From the wilderness to the drivers seat.
Stephen Brett has ridden the ANZ Pacific Nations Cup wave all the way back to the international big time.
The talented 23 yr old from Christchurch has been in the shadow of Dan Carter, having had interesting professional rugby career to date, it has been all about joyous highs and lows over the past 3 years.
He has stepped into the pivotal position of first five on numerous occasions, as well as the number 12 jersey when needed. He is a super talented footy player and looked the business in the Crusaders unit prior to this super 14 season. As the long 09 season went on he fell from favour and seemed destined to be another “he is not ready casualty”. He was not mentioned at all as the AB’s and Junior All Black sides were named and it looked like a breather few months for the young man.
That was until the ANZ Pacific Nations Cup came along & torpedoed him to the fore once again. Injury and elevation by Luke McAlister have chucked Brett a lifeline and he has grabbed it with both hands. Most people flying to Fiji are having premonitions of hammocks, swims and cold drinks filling their heads; he had rugby rugby rugby on his mind. Initially landing as the backup to teammate Colin Slade, Mr Brett has risen to the occasion of international rugby and grown with mature play. This sublime form has not gone un-noticed and he has mounted a genuine challenge on the precious number 10 jersey for NZ.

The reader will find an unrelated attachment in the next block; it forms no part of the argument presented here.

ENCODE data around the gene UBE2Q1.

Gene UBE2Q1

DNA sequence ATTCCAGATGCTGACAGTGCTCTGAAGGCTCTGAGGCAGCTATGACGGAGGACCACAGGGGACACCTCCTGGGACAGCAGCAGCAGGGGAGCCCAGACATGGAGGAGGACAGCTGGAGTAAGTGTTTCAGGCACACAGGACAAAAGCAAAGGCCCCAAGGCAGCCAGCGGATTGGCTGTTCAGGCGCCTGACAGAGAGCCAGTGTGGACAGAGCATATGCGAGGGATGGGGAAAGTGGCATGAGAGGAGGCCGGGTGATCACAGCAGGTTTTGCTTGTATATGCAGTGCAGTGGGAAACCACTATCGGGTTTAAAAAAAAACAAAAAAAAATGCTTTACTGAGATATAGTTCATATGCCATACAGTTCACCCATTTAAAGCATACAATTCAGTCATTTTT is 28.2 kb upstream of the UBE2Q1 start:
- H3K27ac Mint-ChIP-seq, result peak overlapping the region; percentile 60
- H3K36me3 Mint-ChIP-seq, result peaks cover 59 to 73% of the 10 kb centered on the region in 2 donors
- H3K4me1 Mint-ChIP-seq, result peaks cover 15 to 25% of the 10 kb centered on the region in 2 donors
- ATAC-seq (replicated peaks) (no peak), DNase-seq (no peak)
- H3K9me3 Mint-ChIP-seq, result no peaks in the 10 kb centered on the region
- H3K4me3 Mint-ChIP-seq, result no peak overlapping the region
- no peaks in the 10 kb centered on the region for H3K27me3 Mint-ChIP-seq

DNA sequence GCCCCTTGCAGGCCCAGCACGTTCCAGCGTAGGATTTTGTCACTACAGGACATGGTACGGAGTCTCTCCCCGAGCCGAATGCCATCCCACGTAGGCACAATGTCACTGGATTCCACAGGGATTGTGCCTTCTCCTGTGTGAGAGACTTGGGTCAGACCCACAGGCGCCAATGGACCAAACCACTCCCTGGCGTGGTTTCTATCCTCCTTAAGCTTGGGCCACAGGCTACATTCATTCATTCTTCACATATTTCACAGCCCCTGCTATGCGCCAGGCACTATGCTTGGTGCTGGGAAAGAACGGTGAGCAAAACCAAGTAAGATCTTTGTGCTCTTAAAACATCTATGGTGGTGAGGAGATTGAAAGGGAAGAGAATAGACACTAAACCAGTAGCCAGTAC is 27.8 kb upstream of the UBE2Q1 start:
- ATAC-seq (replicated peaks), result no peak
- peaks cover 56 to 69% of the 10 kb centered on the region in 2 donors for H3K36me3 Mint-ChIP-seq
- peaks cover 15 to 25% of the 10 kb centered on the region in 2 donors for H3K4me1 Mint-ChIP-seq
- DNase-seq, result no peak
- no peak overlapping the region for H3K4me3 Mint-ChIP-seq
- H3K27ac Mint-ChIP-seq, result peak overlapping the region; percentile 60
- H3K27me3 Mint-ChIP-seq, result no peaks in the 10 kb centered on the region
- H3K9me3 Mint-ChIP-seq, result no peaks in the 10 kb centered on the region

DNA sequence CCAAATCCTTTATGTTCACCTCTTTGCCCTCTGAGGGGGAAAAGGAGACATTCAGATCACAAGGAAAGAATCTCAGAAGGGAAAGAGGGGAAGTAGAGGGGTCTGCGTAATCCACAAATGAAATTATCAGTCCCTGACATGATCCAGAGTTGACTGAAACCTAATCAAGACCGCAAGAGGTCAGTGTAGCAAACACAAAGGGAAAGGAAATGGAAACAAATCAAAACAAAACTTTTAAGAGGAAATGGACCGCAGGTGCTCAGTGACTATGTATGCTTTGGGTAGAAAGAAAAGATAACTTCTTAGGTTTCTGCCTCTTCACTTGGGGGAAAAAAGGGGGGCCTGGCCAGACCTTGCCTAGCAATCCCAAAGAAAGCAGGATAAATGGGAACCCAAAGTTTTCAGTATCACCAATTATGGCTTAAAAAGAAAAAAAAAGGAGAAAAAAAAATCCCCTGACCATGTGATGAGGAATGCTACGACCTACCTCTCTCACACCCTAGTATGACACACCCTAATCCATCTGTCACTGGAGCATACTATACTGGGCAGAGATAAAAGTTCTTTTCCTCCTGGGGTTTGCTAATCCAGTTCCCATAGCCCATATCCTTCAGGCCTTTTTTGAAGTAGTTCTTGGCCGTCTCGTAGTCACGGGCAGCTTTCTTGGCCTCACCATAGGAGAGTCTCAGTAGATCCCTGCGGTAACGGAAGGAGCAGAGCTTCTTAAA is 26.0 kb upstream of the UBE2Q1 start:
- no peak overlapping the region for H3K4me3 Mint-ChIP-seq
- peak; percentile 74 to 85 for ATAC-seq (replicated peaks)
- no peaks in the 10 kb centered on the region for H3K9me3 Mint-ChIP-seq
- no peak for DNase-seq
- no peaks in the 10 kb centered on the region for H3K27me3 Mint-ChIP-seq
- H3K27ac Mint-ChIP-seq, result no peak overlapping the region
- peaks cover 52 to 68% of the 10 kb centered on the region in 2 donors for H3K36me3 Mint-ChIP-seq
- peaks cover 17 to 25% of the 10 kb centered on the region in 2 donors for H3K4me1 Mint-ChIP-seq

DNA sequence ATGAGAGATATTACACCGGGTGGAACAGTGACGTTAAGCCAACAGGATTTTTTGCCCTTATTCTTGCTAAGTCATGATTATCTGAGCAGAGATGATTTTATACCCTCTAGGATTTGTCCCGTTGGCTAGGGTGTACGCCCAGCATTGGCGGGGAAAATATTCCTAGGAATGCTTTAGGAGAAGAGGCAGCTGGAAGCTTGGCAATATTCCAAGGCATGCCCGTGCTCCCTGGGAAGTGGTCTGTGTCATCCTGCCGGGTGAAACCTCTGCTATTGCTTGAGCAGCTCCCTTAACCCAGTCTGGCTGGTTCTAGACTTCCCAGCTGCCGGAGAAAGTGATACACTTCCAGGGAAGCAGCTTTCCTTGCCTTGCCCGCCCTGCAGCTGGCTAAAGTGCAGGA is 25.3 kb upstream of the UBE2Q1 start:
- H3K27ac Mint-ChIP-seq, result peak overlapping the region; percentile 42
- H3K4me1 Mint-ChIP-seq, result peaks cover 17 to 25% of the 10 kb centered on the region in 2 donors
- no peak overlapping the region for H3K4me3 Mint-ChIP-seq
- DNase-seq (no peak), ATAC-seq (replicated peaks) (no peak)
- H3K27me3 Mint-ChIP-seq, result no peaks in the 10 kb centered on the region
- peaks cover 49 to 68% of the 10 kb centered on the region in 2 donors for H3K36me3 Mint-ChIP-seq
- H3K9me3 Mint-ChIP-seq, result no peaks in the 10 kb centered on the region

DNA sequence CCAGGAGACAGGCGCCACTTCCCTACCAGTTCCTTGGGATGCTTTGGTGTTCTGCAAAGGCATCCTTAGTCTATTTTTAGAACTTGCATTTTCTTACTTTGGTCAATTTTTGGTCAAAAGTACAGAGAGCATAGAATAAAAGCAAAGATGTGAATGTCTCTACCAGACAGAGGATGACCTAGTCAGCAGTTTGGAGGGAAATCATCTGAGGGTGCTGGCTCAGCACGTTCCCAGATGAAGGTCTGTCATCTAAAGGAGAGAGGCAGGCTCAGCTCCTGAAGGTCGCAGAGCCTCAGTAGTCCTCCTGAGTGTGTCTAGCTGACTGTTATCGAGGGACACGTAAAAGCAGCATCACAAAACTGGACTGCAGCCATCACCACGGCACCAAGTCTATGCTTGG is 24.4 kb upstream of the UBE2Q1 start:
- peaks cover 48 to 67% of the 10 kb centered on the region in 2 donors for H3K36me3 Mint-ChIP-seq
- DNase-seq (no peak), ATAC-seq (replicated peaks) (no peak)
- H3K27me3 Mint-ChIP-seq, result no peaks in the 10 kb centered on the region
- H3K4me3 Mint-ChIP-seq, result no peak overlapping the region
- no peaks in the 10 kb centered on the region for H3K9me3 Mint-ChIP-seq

Mere days remain until Bledisloe 1 and neither McAlister nor Stephen Donald are certainties to start for the All Blacks. Should this pair be ruled unfit, Henry is likely to start Weepu at No10 and have Brett listed in the reserves as specialist cover; so all of a sudden has a real chance to feature in the AB’s side.
Now from looking like he was out all together, he is all of a sudden in the head of expeditions for the next NZ rugby journey. Change and injury have riddled the NZ side in 09, this has also offered chances for those that want it the most. Brett showed on the fast tracks of Fiji that he possesses a cool head in the face of heat. With the ball flying to him he looks under control & composed, his talents are obvious and he is built to play in the agile standoff position. He can run and dance side-steps galore if required, or allowed at the elite level.
Playing Australia is always a test, especially when they are playing in George Smith’s 100th test match. This will make them all bulletproof and determined to get their mitts all over the ball and rob NZ of their prized trophy. In the inside backs department the Australians have people with lots of IQ upstairs, be it Brett or anyone else at number 10 jumper they will be in for a huge day at the office.
All Blacks coach Graham Henry said this about the duties in the number 10 position these days. "Playing five-eighth is lot more difficult today than when Wayne Smith or Grant Fox played five-eighth because you have got to run the ship," Henry said.
"It is not so demanding from set piece. But from phase play situations, when you have to get people organised, it is a hell of a difficult ask: much more difficult today than it has been because of the picket fence [defence] in front of you.
This week’s picket fence will be painted in the Gold of Australia, their coach is Stephen Brett’s old mentor and things could not be scripted better for somebody to make a name for themselves. Test rugby is tough, they say it is won in the forward battles, but the smarts shown in the vital 10 position do a lot to determine the outcome too.
This situation always makes for exciting rugby, it also keeps the dreams and hopes alive as we see the gateway for players is always wide open. 5 weeks ago Brett was drifting out to sea, now he is surfing on a great wave and has the chance to create his own destiny.